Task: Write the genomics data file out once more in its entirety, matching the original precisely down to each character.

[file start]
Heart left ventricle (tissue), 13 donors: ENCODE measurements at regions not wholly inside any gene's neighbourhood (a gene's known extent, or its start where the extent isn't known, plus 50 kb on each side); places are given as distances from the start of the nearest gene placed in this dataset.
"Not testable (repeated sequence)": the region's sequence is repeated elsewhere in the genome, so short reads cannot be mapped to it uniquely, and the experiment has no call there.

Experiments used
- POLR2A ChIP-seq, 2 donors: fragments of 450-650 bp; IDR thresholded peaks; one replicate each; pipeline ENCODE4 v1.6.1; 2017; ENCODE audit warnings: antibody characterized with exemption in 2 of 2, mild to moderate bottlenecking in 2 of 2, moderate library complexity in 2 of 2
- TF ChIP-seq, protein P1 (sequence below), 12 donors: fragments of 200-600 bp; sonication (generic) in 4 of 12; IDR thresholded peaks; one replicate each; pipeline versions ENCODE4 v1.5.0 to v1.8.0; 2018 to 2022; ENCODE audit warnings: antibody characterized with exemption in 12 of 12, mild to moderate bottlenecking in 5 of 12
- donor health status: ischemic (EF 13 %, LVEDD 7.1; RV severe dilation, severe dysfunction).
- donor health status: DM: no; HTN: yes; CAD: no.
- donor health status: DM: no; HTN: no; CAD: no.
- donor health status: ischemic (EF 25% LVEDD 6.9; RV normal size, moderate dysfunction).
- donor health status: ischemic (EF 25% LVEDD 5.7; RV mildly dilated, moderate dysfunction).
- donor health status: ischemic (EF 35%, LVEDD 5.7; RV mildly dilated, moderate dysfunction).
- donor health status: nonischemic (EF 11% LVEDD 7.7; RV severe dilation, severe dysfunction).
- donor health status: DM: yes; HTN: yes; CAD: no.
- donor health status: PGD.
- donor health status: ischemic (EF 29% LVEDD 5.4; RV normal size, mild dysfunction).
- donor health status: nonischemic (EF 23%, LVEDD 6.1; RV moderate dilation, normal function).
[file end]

Heart left ventricle (tissue), 13 donors: ENCODE measurements at regions not wholly inside any gene's neighbourhood (a gene's known extent, or its start where the extent isn't known, plus 50 kb on each side); places are given as distances from the start of the nearest gene placed in this dataset.
"Not testable (repeated sequence)": the region's sequence is repeated elsewhere in the genome, so short reads cannot be mapped to it uniquely, and the experiment has no call there.

Experiments used
- POLR2A ChIP-seq, 2 donors: fragments of 450-650 bp; IDR thresholded peaks; one replicate each; pipeline ENCODE4 v1.6.1; 2017; ENCODE audit warnings: antibody characterized with exemption in 2 of 2, mild to moderate bottlenecking in 2 of 2, moderate library complexity in 2 of 2
- TF ChIP-seq, protein P1 (sequence below), 12 donors: fragments of 200-600 bp; sonication (generic) in 4 of 12; IDR thresholded peaks; one replicate each; pipeline versions ENCODE4 v1.5.0 to v1.8.0; 2018 to 2022; ENCODE audit warnings: antibody characterized with exemption in 12 of 12, mild to moderate bottlenecking in 5 of 12
- donor health status: ischemic (EF 13 %, LVEDD 7.1; RV severe dilation, severe dysfunction).
- donor health status: DM: no; HTN: yes; CAD: no.
- donor health status: DM: no; HTN: no; CAD: no.
- donor health status: ischemic (EF 25% LVEDD 6.9; RV normal size, moderate dysfunction).
- donor health status: ischemic (EF 25% LVEDD 5.7; RV mildly dilated, moderate dysfunction).
- donor health status: ischemic (EF 35%, LVEDD 5.7; RV mildly dilated, moderate dysfunction).
- donor health status: nonischemic (EF 11% LVEDD 7.7; RV severe dilation, severe dysfunction).
- donor health status: DM: yes; HTN: yes; CAD: no.
- donor health status: PGD.
- donor health status: ischemic (EF 29% LVEDD 5.4; RV normal size, mild dysfunction).
- donor health status: nonischemic (EF 23%, LVEDD 6.1; RV moderate dilation, normal function).